Linux flexes its Power

The Linux operating system has found yet another home, this time in a place traditionally reserved for Unix.

IBM Corp. recently announced that it would be offering configurations of its eServer p630 dedicated to Linux. The pSeries servers are its 64-bit RISC (reduced instruction set computing) Power4 processors which traditionally run AIX, IBM’s Unix operating system.

The move, says one analyst, is most likely IBM’s response to Intel’s 64-bit Linux bid on its Itanium processors.

“This is kind of an IBM slap at Itanium, really,” said Gordon Haff, an analyst at Illuminata in Nashua, N.H.

Whatever IBM’s reasoning behind the play, at least one Linux user is excited about the new offering.

“I use Unix systems for all sorts of high-end endeavours in my day job, and would be most interested in powerful hardware running Linux,” said Robert Brockway, a professional system administrator working on contract for an Australian state government.

If he had access to Linux on a Power4 server, Brockway would consider using it as a file server for a large number of users or as a high-end mail server. Oracle products would also probably be a popular choice for the platform, Brockway said. Although this would require a recompile, it would be an easy matter, he said.

It’s the availability of software that often determines a processor’s success, but may not be the deciding factor in this case, Haff said. There have been many processors with great designs that are no longer around because there wasn’t software available for them, he said.

However, although there aren’t enough apps available today, designed specifically to support Linux on the p630, this may not turn away users, he said.

In the high-performance computing arena, there’s a lot of custom code, and a lot of users will be willing to recompile code if they think they can get better performance, he said.

Currently, Power4 and Itanium are roughly comparable in terms of performance, Haff said.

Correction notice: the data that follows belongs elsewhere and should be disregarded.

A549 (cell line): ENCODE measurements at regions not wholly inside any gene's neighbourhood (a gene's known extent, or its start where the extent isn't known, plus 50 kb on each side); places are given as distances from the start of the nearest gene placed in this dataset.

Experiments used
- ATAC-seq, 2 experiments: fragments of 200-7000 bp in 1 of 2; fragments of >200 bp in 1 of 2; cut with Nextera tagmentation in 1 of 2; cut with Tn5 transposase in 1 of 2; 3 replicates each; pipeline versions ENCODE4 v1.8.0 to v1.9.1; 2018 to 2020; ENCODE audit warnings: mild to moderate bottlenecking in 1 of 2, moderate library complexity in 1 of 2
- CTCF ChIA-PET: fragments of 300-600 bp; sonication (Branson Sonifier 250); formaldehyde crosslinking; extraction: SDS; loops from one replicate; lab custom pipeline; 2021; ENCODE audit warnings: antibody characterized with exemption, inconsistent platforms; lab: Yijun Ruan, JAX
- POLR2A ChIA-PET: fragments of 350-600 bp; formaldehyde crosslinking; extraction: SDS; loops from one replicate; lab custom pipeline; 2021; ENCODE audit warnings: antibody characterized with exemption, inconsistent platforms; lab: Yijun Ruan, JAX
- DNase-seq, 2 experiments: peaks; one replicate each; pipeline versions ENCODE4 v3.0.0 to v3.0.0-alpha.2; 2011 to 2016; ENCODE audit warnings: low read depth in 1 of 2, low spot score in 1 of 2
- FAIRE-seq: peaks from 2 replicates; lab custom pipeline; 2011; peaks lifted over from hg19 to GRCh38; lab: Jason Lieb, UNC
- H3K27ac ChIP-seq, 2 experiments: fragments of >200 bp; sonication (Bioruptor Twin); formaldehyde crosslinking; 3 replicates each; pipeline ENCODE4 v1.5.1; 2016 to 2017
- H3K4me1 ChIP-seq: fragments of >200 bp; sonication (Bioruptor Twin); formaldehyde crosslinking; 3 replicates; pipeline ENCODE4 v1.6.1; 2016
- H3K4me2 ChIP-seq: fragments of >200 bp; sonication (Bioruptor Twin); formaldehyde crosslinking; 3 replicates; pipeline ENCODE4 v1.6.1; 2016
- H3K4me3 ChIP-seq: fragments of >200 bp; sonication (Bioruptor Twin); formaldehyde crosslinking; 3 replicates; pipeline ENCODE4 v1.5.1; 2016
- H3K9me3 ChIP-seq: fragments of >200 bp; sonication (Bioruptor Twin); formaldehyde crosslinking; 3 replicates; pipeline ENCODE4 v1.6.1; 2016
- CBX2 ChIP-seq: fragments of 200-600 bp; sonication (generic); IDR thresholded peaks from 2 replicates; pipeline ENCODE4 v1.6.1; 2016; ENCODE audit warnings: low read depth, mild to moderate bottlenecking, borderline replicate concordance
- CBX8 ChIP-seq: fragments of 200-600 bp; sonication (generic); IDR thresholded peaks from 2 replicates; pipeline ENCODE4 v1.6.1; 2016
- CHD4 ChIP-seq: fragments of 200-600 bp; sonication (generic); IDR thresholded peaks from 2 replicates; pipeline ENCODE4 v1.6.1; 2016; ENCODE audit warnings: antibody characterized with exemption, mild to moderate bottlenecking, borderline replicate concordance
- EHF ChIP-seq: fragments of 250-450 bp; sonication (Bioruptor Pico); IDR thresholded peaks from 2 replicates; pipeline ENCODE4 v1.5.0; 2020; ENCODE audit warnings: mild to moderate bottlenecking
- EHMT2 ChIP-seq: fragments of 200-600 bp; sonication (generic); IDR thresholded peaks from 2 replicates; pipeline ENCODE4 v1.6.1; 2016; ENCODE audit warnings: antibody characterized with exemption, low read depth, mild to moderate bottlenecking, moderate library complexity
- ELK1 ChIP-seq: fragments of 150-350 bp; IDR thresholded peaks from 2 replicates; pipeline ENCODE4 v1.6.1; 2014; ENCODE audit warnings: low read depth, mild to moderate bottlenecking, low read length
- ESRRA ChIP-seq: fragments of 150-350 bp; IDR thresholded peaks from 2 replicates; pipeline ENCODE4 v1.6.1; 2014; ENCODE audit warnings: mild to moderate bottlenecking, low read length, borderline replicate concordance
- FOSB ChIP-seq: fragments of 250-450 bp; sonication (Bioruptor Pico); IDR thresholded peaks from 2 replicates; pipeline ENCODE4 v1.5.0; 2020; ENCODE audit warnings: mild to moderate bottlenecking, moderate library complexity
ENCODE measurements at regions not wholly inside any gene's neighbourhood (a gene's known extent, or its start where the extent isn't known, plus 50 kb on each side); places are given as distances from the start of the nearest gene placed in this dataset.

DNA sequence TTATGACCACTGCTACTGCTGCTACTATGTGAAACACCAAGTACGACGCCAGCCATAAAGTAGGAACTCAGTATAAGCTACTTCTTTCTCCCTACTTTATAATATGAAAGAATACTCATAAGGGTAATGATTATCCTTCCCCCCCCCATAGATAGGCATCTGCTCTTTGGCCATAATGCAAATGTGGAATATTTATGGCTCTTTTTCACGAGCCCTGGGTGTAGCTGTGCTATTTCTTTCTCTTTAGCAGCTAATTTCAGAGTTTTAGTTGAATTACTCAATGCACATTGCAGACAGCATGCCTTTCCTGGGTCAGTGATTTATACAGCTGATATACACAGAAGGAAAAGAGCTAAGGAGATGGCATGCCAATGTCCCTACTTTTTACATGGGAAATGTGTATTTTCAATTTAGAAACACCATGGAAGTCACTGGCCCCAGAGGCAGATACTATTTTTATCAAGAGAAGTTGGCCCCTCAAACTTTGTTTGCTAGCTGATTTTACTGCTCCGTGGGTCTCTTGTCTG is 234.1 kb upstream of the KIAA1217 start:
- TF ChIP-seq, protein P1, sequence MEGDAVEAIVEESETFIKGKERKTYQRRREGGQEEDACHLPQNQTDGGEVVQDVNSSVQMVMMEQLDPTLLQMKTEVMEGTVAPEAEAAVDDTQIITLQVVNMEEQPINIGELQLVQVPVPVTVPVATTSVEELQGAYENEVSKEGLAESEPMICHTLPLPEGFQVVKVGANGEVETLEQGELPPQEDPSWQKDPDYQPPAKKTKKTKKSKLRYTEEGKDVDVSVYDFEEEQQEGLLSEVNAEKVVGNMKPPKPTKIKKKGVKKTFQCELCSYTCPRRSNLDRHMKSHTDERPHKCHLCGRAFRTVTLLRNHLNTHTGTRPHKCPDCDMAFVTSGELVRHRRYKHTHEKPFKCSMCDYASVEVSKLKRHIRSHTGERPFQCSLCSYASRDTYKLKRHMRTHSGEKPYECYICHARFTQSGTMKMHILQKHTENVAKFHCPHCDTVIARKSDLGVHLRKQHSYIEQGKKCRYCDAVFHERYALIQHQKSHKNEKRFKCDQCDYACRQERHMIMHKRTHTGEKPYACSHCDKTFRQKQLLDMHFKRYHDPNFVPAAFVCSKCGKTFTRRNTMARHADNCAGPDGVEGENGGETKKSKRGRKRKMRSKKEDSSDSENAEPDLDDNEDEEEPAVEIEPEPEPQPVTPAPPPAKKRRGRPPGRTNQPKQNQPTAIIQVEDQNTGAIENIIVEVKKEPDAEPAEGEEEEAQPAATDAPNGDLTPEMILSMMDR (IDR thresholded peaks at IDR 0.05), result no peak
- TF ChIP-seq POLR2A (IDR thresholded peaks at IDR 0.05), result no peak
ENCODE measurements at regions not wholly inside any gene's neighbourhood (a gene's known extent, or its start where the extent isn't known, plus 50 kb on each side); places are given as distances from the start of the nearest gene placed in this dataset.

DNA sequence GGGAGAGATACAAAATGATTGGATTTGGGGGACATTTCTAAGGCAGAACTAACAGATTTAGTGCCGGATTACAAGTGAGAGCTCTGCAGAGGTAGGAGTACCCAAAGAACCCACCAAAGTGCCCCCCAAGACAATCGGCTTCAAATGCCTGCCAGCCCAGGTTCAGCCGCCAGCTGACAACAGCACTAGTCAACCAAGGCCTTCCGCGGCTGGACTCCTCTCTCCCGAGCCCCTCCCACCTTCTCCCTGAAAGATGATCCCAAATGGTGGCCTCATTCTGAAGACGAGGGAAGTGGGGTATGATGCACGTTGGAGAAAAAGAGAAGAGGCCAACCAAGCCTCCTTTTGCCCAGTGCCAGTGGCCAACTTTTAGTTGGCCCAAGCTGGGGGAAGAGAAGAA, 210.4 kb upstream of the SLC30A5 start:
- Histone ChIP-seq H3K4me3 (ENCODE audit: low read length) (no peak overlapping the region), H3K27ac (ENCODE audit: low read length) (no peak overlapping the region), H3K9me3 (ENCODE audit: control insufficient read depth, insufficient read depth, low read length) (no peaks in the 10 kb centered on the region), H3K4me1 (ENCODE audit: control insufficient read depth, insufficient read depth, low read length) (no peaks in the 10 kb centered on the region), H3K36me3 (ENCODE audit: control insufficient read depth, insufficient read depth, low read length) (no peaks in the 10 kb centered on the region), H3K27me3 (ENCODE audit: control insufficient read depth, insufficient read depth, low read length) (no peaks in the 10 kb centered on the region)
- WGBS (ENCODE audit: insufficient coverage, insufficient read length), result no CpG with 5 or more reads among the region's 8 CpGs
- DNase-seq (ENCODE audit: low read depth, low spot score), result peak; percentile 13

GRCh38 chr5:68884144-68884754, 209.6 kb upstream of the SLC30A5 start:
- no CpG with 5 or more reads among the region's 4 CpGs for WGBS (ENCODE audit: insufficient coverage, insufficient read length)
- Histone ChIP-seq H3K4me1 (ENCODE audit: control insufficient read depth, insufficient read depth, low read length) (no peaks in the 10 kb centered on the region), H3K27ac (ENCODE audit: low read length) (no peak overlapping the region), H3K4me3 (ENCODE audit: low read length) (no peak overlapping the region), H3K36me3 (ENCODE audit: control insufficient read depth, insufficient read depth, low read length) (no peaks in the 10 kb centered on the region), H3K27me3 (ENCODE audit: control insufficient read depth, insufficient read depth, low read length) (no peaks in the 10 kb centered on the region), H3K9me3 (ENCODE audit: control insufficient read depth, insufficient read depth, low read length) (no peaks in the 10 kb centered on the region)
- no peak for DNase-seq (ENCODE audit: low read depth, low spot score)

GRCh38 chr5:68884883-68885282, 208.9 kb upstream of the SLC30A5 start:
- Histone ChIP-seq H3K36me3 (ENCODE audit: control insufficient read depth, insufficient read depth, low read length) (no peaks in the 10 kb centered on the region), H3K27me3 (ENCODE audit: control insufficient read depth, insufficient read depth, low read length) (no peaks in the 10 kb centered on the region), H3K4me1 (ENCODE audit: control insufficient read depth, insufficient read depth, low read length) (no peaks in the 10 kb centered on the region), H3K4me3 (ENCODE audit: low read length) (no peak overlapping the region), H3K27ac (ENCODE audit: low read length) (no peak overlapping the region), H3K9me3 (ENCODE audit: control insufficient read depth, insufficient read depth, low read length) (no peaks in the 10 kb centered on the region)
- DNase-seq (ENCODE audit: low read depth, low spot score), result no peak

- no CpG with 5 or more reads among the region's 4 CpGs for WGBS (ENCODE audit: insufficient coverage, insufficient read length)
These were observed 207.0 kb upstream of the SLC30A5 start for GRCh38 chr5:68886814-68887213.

“Itanium has been getting some traction in high-performance computing running Linux,” Haff said.

“Arguably, it’s one of the few spots that Itanium has gotten any traction.”

Initial interest in the p630 will likely come from enterprises running IBM environments, Haff said.

“I think, primarily though, in an enterprise, if they’re buying the Power4 hardware, they’ve probably been using AIX already, and would probably just go ahead and use AIX.”

The p630 running on Linux was introduced to provide users with a lower cost for acquiring 64-bit capable Linux machines, said Chris Pratt, manager of strategic initiatives for IBM Canada in Markham, Ont. Until now, Linux on the pSeries servers was only available in an AIX/Linux partition.

“It’s not a stripped down version of the pSeries. It has all of the reliability and availability that any pSeries product has – so it’s the ability to basically give customers a lower entry cost in running 64-bit Linux,” Pratt said.

He isn’t worried about this new offering taking away AIX customers.

“The reality is, proprietary operating systems such as AIX offer much more in terms of functionality than Linux.”

Like Haff, he believes the offering will attract customers using pSeries AIX machines looking to run certain functions on the Linux operating system who want to maintain a standard hardware platform.

The fact that IBM is offering Linux on its Power4 further legitimizes the Linux operating system, said Joseph D’Cruz, a professor at the University of Toronto’s Rotman School of Mangement.